Who Was the Pharaoh During the Exodus?

I’m starting a new series on Exodus this Sunday. At one point while studying the Exodus story I found myself getting a bit bogged down in Egyptian history. There are so many historical things that it would be helpful to reconcile and really pinpoint the narrative. At one point in my study I thought to myself, “Lord, it would have been so much easier here had you just named the Pharaoh who forgot all about Joseph.”

I listed out at least eight different options for who this king of Egypt was. It’s helpful for placing the story. Is it Thutmose II? Is it Ramesses II? Some of these would help us to understand a bit more about the policies this ruler of Egypt enacted. If this is a guy who is following up shortly after the Hyksos dynasty, then fear and suspicion of foreigners like the Israelites is a bit understandable. Though some of these eight possibilities are more plausible than others, at the end of the day we really don’t know.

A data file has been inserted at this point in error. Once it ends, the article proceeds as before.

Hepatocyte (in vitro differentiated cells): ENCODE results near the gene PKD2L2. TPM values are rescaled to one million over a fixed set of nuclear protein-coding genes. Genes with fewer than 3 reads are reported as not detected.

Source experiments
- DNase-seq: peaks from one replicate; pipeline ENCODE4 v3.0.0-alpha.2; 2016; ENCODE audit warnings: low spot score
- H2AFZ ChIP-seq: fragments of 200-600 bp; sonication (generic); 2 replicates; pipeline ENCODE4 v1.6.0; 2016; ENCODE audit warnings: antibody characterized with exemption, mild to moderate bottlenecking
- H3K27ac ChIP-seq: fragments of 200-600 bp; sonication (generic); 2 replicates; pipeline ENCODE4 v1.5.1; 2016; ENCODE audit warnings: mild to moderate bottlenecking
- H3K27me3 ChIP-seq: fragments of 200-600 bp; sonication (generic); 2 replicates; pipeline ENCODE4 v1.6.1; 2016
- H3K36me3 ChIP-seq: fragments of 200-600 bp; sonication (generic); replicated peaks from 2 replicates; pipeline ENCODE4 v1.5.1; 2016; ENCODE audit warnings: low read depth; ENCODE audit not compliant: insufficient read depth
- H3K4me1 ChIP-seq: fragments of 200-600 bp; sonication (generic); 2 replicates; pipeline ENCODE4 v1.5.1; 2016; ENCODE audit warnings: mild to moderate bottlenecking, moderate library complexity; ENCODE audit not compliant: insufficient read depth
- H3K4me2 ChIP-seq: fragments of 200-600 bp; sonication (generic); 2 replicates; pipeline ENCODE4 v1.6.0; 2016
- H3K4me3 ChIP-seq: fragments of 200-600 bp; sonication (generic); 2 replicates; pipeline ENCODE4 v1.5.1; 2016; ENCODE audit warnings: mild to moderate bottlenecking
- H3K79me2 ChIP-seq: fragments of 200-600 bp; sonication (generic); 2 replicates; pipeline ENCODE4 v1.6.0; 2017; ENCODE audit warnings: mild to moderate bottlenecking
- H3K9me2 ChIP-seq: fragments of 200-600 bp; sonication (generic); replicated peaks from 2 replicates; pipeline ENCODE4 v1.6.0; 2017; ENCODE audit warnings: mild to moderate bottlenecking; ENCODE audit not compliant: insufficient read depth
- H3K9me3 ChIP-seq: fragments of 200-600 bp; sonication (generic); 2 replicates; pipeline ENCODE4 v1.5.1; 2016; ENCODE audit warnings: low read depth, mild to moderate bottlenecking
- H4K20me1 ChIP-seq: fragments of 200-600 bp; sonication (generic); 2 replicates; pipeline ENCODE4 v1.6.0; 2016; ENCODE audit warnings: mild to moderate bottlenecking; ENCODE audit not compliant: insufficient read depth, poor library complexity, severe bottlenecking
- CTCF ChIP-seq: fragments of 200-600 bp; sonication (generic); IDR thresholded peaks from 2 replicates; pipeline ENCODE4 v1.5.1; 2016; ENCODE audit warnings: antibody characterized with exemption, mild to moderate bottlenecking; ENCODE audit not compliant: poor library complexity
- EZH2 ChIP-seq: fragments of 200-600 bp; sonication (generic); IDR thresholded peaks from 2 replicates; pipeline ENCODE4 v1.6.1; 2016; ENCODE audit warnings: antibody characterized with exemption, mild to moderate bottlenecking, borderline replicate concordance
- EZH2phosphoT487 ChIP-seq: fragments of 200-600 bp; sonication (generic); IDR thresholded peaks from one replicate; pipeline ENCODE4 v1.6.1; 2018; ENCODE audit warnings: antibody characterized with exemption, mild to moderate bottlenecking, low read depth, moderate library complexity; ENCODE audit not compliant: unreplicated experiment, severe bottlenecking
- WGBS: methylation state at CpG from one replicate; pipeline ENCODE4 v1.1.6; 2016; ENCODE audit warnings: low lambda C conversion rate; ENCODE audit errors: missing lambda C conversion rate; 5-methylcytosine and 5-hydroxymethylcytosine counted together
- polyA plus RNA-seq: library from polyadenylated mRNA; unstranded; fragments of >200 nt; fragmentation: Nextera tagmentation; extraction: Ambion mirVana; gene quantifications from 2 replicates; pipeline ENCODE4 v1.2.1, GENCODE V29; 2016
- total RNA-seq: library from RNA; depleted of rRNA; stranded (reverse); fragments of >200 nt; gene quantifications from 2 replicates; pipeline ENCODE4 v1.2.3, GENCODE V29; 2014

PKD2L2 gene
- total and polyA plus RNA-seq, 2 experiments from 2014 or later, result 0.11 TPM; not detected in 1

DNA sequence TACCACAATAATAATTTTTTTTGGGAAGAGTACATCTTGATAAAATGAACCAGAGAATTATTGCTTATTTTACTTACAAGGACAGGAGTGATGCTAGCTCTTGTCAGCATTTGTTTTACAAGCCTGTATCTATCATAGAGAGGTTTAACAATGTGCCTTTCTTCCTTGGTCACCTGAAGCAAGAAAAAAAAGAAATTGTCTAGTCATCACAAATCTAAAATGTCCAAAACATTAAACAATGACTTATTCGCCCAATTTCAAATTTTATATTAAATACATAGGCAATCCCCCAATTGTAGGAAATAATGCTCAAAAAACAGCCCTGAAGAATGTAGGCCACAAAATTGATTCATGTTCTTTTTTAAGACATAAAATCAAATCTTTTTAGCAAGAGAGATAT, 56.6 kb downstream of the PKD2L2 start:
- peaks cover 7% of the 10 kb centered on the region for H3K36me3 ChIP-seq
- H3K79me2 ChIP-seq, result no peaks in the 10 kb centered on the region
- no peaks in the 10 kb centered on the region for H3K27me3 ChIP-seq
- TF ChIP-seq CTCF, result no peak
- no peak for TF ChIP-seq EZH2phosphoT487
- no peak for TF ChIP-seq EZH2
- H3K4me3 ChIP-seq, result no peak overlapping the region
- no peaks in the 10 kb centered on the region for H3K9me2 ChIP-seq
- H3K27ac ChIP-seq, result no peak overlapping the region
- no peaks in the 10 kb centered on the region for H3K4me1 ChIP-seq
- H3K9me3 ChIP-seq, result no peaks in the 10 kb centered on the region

But notice something about Exodus 1:15. We know the name of the two midwives who feared God and disobeyed the most powerful man in the world. Shifra and Puah go into the biblical record but the Pharaoh doesn’t.

The reason the powerful pharaoh isn’t named isn’t because the biblical author didn’t want to be fact checked. It’s because he is telling a different story. Yes, a true historical story, but one which has far more reaching implications than a mere statement of historical fact. He’s telling the story of the powerful God who is more powerful than any Egyptian ruler. And in this story insignificant midwives get lead roles and the guy one would think should be top-billed is a nothing but an unnamed foil to the main character–Yahweh.

So as we are studying biblical history and reading through the Exodus we shouldn’t bemoan the fact that the Pharaoh is nameless. We should celebrate because it’s soaked in the gospel’s story. God takes the the foolish things of the world to shame the wise. He takes the weak things, like Hebrew midwives, to shame the powerful.

Here’s my answer to the title question. I don’t know. And that’s the point.

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